in 2020, it shall be well. you are not here by chance. you have arrived in this place fully loaded with grace to finish the race. this is not the first time you will be here. you have lived this year over and over again before time came to make it tangible.
In the middle of a million ideas racing through my mind, I catch a thought about death: I’m gonna die someday. It says. It’s true, but if you tell me to explain how it makes me feel, I’d say – helpless, like a falling leaf, a passing wind, something then suddenly, nothing.
Does the thought of death ever make you feel that way?
This thought of death crumbles my pride. It shakes off every sense of self-importance in my bones to know that I will become a star silently singing, terribly aware of everything when nothing is aware of me. It is nerve racking. I lose my presence of mind, only to exist only in the past. To dream in reverse.
The first time I began to see being single as a ‘problem’ was in 2018, during my state service year. At work, a fight broke out between a fellow corps member and her supervisor. It escalated quickly and they raised their voices. I was on my own, doing my work when I suddenly heard her voice pitch a little higher with resentment as she said;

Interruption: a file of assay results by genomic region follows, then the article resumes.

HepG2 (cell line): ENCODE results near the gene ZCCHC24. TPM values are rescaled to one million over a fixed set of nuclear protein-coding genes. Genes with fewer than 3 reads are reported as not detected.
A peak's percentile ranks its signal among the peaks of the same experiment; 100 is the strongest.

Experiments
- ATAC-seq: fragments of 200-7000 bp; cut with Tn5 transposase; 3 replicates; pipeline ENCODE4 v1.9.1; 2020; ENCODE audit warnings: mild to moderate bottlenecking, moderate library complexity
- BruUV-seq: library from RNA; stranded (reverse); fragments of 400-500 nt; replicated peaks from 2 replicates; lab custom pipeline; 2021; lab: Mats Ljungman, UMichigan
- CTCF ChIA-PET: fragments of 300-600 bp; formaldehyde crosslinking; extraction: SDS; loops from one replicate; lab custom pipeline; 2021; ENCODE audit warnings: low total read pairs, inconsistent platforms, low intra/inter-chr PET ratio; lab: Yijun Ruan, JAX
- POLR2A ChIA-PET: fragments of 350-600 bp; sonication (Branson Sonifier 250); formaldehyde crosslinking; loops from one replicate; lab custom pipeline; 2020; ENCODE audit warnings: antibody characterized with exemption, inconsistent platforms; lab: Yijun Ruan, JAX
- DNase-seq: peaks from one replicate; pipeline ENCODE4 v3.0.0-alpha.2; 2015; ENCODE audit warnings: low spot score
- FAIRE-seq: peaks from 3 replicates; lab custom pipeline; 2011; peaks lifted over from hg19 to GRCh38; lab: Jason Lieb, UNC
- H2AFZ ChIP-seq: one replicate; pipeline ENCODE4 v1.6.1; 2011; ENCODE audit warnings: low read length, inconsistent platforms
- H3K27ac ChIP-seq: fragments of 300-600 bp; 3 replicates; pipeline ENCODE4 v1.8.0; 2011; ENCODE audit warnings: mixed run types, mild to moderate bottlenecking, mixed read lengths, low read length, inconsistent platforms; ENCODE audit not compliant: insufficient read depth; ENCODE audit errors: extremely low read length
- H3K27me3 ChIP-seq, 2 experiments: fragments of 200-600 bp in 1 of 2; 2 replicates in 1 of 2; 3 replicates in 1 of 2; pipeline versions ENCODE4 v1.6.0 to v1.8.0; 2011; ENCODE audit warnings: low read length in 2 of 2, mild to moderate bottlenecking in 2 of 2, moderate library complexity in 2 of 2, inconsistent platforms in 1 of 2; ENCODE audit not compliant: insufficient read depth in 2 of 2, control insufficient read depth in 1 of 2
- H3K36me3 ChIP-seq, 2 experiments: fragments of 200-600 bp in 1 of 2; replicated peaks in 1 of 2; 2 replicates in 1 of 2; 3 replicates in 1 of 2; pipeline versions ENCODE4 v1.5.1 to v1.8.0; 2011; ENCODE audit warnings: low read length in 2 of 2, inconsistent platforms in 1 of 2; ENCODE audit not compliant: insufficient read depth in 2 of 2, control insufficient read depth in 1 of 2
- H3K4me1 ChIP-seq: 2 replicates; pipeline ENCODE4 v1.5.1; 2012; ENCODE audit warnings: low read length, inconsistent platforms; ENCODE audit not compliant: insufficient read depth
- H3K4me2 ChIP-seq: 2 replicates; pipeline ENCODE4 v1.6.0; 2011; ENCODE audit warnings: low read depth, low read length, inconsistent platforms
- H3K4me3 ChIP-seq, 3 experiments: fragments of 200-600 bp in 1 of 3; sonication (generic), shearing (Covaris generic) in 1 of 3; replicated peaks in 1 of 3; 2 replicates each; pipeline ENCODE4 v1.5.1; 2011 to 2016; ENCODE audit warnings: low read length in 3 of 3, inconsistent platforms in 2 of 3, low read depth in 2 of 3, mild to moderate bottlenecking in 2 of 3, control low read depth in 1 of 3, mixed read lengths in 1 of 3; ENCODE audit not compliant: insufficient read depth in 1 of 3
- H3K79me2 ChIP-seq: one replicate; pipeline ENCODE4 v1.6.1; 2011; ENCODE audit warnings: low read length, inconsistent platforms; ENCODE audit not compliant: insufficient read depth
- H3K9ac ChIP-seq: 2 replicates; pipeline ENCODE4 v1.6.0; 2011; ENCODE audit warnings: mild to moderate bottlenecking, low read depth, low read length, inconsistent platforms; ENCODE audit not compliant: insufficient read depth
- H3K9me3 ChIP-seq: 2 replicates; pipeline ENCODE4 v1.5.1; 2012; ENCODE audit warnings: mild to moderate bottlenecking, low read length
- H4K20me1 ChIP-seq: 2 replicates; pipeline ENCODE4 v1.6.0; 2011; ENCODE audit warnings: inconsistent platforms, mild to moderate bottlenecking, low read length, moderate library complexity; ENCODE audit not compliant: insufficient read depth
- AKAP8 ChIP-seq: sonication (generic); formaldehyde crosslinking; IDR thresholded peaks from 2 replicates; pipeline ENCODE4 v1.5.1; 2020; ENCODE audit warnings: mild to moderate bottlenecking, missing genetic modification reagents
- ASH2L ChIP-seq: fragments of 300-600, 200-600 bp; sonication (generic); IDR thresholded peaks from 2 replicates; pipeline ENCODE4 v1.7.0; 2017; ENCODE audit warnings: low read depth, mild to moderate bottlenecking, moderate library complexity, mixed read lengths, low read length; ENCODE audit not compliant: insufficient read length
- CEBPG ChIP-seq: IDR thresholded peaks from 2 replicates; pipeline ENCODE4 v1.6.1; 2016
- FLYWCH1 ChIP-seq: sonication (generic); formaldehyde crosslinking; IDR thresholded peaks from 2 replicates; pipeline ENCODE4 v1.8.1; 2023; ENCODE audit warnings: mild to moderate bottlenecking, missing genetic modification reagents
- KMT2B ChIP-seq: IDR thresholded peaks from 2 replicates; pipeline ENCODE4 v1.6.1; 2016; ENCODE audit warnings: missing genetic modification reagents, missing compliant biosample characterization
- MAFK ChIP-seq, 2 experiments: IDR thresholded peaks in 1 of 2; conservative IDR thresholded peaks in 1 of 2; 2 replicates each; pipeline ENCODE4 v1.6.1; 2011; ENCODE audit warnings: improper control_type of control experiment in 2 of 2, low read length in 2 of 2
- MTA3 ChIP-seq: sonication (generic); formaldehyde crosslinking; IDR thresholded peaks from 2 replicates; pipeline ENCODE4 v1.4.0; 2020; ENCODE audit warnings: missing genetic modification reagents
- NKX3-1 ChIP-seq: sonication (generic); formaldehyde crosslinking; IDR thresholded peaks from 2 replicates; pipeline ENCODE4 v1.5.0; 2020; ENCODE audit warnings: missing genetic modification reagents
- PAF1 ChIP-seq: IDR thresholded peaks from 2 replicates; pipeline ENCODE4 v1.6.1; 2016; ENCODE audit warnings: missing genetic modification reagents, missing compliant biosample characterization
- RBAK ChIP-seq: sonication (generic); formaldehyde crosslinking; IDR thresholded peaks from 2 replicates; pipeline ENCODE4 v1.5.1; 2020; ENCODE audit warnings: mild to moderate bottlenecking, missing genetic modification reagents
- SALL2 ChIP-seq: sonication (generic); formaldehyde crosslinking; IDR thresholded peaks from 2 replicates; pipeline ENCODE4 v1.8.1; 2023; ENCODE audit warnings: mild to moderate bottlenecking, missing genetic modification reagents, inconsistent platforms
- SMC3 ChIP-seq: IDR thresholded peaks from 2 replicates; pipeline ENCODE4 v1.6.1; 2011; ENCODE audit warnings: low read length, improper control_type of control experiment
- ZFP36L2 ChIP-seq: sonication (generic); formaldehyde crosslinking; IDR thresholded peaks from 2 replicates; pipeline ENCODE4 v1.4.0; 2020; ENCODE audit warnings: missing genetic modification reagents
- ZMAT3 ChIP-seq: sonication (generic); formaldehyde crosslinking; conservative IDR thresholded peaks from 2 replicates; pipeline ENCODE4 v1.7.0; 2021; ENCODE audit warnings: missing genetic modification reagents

“I’m a married woman, so you can’t talk to me like that.” Her left hand did a sweeping motion towards me and the others, “There are single people here, you can talk to them anyhow you want, but you cannot talk to me anyhow. I am somebody’s wife.”
Hi, my name is Iyanuoluwa Adebiyi.
You can call me Iyanu (pronounced e-YAH-noo). I’m a lawyer, writer and performance poet,
also a rookie videographer and video editor. I am so many things you’d get to
know with time, but the first thing I’d like to say in this blog is thank you
for creating space for me to share my heart with you.
Let me tell you a secret. When I was a kid, I used to daydream about becoming a beauty queen. Before the crowning, an imaginary interviewer would ask me a question.